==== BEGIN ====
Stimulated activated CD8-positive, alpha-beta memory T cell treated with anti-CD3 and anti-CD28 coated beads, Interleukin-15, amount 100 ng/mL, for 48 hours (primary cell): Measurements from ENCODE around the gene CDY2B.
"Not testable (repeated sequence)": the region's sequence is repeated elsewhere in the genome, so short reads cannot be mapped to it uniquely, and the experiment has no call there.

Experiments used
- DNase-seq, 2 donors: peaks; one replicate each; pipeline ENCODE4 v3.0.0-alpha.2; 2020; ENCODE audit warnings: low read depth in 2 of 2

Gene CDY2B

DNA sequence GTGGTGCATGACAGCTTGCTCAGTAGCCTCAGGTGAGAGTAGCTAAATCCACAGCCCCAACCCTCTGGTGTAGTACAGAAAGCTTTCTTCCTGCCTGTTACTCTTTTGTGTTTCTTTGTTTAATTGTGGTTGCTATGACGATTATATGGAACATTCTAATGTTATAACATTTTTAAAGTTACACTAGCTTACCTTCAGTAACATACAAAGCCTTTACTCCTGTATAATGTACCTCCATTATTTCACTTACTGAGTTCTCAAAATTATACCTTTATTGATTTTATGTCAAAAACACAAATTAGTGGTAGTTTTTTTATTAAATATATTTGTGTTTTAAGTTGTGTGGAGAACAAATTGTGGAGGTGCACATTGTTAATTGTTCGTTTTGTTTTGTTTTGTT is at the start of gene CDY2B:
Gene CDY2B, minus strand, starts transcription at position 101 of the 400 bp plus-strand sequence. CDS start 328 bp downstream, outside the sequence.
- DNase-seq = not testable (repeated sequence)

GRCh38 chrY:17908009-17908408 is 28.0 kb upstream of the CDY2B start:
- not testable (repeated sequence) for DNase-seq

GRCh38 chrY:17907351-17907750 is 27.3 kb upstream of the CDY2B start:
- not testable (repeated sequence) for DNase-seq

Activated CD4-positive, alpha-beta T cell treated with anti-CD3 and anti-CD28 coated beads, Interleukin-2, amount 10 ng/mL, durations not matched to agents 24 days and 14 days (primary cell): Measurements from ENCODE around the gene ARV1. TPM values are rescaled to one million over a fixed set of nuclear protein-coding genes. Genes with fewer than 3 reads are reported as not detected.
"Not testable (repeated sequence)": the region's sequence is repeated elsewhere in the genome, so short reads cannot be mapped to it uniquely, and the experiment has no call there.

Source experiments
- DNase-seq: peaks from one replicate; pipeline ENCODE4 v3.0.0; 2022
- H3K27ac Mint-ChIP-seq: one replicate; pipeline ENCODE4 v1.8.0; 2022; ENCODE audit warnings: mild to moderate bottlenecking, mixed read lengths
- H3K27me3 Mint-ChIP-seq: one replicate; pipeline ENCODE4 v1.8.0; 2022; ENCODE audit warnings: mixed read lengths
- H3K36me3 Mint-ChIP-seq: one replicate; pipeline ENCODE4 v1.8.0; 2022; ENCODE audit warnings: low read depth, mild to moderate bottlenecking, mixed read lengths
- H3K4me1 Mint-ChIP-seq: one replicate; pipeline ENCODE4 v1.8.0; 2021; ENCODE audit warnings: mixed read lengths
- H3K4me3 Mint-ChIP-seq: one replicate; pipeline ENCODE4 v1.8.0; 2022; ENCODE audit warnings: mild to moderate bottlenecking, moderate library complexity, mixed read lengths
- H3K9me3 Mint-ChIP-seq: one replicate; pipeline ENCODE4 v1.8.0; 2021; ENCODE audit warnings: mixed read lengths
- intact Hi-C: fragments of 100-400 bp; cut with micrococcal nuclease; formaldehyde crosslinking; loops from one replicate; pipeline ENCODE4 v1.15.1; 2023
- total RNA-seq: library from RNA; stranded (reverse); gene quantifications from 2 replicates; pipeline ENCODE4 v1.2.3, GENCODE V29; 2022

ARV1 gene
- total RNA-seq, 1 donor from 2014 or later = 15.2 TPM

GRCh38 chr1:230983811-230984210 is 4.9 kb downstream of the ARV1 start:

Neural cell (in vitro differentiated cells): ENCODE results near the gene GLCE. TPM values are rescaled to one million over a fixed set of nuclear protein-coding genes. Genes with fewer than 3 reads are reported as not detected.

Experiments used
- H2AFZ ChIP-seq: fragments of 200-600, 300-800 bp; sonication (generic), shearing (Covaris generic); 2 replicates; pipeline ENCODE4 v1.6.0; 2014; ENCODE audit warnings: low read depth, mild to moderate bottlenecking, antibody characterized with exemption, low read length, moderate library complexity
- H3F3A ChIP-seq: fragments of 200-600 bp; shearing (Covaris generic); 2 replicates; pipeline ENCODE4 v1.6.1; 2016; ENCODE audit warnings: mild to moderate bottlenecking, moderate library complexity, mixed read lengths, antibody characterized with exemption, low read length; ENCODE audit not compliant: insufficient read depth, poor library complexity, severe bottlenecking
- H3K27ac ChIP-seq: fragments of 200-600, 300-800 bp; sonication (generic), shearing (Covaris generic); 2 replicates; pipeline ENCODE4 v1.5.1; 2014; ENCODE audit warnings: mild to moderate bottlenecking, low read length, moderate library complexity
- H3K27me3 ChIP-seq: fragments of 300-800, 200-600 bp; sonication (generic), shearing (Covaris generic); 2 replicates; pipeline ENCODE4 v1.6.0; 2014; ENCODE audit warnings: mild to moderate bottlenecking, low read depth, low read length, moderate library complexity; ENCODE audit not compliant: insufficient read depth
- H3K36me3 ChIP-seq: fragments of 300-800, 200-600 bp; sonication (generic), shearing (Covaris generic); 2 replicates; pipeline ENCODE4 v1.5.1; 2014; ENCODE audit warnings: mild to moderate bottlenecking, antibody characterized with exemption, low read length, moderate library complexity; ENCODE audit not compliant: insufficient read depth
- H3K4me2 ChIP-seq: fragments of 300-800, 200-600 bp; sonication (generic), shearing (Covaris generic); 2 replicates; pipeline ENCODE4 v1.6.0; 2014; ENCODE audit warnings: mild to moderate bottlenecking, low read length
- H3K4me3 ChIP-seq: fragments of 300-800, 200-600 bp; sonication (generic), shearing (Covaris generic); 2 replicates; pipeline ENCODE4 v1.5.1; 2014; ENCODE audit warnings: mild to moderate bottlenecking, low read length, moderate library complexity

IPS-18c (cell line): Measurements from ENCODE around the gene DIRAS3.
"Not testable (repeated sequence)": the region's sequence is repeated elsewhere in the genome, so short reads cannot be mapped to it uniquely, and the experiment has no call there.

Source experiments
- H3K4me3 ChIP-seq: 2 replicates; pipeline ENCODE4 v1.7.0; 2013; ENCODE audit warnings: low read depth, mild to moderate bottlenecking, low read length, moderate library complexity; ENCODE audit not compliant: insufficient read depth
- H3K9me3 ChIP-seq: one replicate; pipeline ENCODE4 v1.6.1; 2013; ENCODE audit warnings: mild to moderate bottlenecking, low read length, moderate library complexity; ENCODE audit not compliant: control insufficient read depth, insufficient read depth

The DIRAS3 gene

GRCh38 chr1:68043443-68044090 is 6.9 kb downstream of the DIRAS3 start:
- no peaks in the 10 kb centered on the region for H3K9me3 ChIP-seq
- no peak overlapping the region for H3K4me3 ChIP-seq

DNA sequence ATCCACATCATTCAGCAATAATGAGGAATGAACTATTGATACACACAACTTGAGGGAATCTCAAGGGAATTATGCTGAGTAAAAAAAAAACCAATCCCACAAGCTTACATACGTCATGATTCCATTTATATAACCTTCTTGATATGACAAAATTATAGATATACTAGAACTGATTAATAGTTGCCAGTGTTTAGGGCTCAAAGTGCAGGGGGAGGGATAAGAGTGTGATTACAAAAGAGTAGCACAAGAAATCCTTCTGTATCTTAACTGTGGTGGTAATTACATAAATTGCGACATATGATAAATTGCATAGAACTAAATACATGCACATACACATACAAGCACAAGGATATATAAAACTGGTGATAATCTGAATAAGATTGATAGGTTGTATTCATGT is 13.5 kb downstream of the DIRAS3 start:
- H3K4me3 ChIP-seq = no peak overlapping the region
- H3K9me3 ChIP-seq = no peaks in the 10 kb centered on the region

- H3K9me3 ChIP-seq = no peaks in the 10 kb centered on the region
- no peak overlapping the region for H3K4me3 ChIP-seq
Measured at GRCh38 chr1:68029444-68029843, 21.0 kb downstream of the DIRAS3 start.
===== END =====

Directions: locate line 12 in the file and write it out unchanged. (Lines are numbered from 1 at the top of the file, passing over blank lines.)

- not testable (repeated sequence) for DNase-seq